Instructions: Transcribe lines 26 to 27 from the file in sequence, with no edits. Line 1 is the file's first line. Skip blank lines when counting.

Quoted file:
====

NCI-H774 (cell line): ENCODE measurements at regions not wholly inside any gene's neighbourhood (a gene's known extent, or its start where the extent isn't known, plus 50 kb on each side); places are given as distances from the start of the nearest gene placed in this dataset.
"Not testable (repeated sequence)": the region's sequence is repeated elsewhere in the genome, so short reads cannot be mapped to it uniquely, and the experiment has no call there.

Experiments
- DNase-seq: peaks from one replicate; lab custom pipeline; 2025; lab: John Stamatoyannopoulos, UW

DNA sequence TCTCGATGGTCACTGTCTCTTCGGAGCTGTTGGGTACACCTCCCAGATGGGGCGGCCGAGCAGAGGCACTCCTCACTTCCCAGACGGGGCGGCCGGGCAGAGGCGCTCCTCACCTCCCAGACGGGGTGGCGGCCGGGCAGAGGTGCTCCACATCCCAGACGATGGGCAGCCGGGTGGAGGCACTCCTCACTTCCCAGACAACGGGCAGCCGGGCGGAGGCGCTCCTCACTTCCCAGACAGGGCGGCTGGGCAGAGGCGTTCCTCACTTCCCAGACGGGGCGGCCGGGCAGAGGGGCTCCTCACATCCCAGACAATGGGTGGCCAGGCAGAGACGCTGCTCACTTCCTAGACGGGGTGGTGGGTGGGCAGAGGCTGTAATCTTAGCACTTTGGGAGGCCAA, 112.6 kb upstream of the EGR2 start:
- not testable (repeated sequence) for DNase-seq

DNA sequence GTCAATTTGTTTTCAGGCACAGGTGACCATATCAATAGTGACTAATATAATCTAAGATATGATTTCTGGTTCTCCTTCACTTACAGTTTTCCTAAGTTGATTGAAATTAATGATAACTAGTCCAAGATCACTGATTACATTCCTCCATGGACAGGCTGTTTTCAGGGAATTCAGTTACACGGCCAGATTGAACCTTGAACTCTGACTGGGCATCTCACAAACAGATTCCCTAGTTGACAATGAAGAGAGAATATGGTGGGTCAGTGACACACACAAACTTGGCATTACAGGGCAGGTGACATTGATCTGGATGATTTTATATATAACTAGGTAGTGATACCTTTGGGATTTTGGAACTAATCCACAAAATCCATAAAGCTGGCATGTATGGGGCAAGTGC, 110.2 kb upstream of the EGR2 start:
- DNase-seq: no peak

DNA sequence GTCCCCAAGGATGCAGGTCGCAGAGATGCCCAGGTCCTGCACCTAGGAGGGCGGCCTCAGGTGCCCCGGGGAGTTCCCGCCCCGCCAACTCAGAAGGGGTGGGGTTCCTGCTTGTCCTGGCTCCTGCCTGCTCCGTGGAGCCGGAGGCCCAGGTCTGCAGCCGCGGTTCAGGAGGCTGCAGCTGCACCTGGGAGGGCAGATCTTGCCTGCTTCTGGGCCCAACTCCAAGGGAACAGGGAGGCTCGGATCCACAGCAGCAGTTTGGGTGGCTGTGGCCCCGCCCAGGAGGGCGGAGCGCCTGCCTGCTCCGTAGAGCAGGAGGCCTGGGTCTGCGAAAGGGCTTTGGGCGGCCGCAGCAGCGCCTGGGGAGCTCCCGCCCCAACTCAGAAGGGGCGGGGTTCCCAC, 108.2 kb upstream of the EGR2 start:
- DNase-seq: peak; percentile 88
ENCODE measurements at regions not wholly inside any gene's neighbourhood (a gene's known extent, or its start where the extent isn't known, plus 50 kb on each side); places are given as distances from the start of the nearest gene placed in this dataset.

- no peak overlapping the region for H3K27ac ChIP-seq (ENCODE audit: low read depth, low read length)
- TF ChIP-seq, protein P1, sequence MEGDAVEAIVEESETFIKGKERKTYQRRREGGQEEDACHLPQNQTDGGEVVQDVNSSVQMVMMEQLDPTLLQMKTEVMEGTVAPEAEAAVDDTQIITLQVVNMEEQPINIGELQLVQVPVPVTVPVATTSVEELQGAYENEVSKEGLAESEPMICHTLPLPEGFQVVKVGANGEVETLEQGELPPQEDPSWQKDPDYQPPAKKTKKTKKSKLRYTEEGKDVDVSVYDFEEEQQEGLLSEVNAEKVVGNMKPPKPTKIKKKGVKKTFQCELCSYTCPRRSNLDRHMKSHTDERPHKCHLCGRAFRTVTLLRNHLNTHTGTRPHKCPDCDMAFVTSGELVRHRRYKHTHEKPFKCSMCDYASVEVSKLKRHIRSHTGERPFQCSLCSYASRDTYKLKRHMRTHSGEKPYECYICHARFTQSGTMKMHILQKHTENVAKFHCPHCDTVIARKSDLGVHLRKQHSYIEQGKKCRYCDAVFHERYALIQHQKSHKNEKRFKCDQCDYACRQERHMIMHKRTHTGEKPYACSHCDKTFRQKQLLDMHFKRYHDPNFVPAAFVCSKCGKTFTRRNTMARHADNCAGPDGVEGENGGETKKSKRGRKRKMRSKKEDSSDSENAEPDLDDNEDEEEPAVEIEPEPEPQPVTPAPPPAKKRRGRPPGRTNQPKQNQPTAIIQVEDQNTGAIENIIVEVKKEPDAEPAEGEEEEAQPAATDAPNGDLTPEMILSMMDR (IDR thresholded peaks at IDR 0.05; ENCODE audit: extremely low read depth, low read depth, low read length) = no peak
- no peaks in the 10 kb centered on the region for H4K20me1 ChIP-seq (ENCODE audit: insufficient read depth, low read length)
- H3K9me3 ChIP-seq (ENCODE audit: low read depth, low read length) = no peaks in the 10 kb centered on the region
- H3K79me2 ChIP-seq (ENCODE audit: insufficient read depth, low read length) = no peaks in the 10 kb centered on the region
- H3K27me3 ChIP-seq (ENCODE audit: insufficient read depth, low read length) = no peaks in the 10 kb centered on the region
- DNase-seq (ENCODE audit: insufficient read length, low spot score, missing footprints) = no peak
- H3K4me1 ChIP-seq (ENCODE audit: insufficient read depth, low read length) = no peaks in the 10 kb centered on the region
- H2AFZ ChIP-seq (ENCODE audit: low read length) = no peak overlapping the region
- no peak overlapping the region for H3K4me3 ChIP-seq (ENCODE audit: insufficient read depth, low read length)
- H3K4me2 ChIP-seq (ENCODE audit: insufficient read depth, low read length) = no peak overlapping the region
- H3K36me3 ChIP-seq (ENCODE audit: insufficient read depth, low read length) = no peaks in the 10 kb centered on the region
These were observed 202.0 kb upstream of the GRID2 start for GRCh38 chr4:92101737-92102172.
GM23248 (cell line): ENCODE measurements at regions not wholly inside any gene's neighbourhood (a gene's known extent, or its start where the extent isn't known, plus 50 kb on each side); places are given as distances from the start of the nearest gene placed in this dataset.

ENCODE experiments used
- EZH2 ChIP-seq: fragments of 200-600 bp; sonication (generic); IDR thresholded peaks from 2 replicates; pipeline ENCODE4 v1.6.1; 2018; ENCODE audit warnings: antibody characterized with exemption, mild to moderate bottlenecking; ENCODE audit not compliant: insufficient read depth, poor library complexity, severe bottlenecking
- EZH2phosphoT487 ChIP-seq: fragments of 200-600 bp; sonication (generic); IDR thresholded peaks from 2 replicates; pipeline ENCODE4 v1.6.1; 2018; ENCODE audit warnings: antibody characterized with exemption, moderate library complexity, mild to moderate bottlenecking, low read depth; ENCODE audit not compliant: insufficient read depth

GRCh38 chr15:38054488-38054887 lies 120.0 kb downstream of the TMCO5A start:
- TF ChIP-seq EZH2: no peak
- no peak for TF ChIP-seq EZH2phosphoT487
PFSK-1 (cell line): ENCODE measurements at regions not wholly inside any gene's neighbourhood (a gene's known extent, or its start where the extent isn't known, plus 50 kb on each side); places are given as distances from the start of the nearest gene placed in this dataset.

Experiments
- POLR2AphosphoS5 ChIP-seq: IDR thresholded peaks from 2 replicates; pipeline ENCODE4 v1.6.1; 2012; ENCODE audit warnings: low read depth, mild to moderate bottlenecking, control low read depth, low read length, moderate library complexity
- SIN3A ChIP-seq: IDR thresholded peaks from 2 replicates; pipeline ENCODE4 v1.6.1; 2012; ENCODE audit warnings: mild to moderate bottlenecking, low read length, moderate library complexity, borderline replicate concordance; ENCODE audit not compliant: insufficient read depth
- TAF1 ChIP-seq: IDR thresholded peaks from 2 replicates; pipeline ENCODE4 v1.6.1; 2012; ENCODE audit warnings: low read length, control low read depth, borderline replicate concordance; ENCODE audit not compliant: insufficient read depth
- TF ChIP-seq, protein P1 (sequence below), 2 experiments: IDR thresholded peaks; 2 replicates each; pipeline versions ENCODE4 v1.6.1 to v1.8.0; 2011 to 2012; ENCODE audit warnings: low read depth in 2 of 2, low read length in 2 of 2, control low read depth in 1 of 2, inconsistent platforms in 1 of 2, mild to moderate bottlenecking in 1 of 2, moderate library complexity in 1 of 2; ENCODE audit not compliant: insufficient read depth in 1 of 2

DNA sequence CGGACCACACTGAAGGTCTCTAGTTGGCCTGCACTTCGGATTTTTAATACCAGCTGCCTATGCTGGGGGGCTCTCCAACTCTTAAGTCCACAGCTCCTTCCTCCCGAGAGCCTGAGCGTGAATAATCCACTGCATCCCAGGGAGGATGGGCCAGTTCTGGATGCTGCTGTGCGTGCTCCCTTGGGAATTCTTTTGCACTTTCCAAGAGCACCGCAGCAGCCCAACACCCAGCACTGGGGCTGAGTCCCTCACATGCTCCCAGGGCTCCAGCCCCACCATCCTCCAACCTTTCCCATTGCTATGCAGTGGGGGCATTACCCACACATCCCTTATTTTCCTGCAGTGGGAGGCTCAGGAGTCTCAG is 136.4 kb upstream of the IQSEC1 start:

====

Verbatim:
ENCODE experiments used
- EZH2 ChIP-seq: fragments of 200-600 bp; sonication (generic); IDR thresholded peaks from 2 replicates; pipeline ENCODE4 v1.6.1; 2018; ENCODE audit warnings: antibody characterized with exemption, mild to moderate bottlenecking; ENCODE audit not compliant: insufficient read depth, poor library complexity, severe bottlenecking